Marrella Marrella itself is a small animal, 2 cm or less in length. The head shield has two pairs of long rearward spikes. On the underside of the head are two pairs of antennae, one long and sweeping, the second shorter and stouter. Marrella has a body composed of 24–26 body segments, each with a pair of branched appendages. The lower branch of each appendage is a leg for walking, while the upper branch is a long, feathery gill. There is a tiny, button-like telson at the end of the thorax. It is unclear how the unmineralized head and spines were stiffened. Marrella has too many antennae, too few cephalic legs, and too few segments per leg to be a trilobite. It lacks the three pairs of legs behind the mouth that are characteristic of crustacea. The legs are also quite different from those of crustaceans. The identification of a diffraction grating pattern on well-preserved Marrella specimens proves that it would have harboured an iridescent sheen—and thus would have appeared colourful. Dark stains are often present at the posterior regions of specimens, probably representing extruded waste matter.

Aegirocassis on stamp of Morocco 2015 On March 12 2015, Sci Tech Daily website reports about newly discovered fossils of an extinct sea creature named Aegirocassis benmoulae provide key evidence about the early evolution of arthropods.
The new animal, named Aegirocassis benmoulae in honor of its discoverer, Mohamed Ben Moula, attained a size of at least 2 meters, ranking it among the biggest arthropods that ever lived. Aegirocassis size compare
It was found in southeastern Morocco and dates back some 480 million years.
“Aegirocassis is a truly remarkable looking creature,” said Yale University paleontologist Derek Briggs, co-author of a Nature paper describing the animal. “We were excited to discover that it shows features that have not been observed in older Cambrian anomalocaridids — not one but two sets of swimming flaps along the trunk, representing a stage in the evolution of the two-branched limb, characteristic of modern arthropods such as shrimps.”
The recent discovery of Aegirocassis benmoulae bring new details at arthropods story. The new animal shows that anomalocaridids in fact had two separate sets of flaps per segment. The upper flaps were equivalent to the upper limb branch of modern arthropods, while the lower flaps represent modified walking limbs, adapted for swimming.

Furthermore, a re-examination of older anomalocaridids showed that these flaps also were present in other species, but had been overlooked. These findings show that anomalocaridids represent a stage before the fusion of the upper and lower branches into the double-branched limb of modern arthopods.
Aegirocassis benmoulae is also remarkable from an ecological standpoint, note the researchers. While almost all other anomalocaridids were active predators that grabbed their prey with their spiny head limbs, the Moroccan fossil has head appendages that are modified into an intricate filter-feeding apparatus. This means that the animal could harvest plankton from the oceans. “Giant filter-feeding sharks and whales arose at the time of a major plankton radiation, and Aegirocassis represents a much, much older example of this — apparently overarching — trend,” said Dr. Van Roy is one of the authors of a new study that has shed light on the early evolution and development of arthropod limbs.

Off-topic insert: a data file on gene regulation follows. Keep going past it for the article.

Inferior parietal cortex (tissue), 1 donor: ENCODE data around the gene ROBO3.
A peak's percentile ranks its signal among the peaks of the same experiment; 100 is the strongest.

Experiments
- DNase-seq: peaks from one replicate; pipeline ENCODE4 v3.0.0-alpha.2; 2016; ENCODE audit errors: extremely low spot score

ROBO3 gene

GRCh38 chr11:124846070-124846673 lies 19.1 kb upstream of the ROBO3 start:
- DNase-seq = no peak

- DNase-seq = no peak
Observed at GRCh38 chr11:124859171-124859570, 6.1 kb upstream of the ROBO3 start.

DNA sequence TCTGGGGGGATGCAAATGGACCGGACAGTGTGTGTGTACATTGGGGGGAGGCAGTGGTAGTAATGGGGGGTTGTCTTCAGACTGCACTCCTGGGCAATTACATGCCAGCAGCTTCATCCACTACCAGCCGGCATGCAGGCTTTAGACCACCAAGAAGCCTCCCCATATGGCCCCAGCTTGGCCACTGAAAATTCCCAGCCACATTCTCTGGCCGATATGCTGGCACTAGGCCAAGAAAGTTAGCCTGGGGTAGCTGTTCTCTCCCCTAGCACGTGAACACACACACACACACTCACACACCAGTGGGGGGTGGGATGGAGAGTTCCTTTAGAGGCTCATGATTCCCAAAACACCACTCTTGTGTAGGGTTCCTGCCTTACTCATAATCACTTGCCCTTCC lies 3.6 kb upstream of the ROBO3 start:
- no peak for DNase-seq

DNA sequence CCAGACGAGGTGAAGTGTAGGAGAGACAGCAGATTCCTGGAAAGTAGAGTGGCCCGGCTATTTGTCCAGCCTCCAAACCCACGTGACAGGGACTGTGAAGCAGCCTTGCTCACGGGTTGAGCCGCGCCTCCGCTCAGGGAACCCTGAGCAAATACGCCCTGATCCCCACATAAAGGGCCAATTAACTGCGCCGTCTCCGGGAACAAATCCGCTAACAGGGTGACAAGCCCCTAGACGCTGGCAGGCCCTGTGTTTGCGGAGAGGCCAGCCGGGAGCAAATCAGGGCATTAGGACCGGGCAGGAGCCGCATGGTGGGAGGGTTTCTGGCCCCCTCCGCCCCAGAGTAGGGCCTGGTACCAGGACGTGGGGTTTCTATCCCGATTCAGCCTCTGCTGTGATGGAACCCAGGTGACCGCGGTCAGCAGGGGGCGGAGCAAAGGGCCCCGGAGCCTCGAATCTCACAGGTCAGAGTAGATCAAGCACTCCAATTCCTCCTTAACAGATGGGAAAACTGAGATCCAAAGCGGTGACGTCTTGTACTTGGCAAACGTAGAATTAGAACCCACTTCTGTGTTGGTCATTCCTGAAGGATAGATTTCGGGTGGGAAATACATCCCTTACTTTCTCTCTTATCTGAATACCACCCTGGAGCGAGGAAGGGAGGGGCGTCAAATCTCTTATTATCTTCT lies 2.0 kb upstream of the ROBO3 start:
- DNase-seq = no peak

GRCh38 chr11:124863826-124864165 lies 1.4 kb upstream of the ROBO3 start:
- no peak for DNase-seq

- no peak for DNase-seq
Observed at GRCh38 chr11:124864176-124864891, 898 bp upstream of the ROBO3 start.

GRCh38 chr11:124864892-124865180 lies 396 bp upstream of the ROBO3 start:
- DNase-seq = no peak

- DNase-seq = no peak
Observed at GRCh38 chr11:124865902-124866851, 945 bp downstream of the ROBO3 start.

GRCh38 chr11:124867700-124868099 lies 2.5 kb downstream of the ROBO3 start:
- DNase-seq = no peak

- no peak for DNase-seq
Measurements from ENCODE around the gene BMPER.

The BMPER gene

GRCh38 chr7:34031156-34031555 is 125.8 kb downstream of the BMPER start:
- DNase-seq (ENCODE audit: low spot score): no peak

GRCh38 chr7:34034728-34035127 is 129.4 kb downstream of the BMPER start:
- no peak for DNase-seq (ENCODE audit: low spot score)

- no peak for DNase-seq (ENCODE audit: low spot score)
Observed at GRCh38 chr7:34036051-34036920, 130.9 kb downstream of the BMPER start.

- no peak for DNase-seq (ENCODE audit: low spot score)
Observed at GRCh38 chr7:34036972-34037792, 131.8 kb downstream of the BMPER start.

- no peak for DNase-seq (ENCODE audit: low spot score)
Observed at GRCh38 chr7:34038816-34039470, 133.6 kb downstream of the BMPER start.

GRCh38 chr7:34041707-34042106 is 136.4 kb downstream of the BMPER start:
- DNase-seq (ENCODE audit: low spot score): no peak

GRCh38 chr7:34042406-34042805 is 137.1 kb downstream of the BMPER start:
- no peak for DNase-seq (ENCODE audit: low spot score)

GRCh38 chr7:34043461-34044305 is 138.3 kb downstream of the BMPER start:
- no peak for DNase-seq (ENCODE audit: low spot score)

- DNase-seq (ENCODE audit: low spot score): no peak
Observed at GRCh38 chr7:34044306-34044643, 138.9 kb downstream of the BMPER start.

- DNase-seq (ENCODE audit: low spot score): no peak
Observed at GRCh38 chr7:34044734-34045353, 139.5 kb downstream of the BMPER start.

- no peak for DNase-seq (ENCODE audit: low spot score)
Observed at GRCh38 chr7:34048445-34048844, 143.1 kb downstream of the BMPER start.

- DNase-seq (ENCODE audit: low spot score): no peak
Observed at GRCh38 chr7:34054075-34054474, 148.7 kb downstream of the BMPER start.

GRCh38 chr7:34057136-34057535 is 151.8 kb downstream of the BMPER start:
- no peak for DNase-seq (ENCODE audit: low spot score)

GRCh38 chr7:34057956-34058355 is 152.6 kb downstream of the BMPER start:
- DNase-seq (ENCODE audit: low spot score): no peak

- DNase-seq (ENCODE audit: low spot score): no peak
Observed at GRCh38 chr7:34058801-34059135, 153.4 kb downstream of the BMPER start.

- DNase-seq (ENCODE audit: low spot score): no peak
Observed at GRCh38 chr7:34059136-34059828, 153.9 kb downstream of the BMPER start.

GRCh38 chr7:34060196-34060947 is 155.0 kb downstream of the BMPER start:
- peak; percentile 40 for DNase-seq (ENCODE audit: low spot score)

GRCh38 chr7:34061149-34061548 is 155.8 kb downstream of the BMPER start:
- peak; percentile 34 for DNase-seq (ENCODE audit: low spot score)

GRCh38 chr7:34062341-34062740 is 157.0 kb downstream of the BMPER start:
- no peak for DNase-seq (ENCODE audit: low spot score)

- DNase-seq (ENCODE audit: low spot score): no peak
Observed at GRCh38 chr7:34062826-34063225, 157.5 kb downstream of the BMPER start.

Tissint_meteorite on stamp of Morocco 2015The last stamp of the set shows the Tissint Meteorite that fell in Tata Province in the Guelmim-Es Semara region of Morocco on July 18, 2011. Tissint is only the fifth Martian meteorite (A Martian meteorite is a rock that formed on the planet Mars and was then ejected from Mars by the impact of an asteroid or comet, and finally landed on the Earth) that people have witnessed falling to Earth, the last time in 1962. Pieces of the meteorite are on display at several museums, including the Museum of Natural History of Vienna and the Natural History Museum in London.
The Tissint meteorite, a piece of Mars that crashed into Earth in July 2011, may contain proof of ancient life on the red planet, according to a new study. The researchers believe organic carbon found within the meteorite is Martian in origin and may have been created by biologic processes. Recent research estimates the Tissint meteorite was ejected from Mars about 700,000 years ago and may have been formed 400 million to 500 million years ago.

FDC Used cover
FDC Rocks and Fossils of Morocco 2015 used cover from Morocco with fossils and mineral stamps from 2015

References : Post of Morocco Abstract of The International Conference The Rise of Animal Life RALI2015 ForumUUU Sci Tech Daily IB Times Wikipedia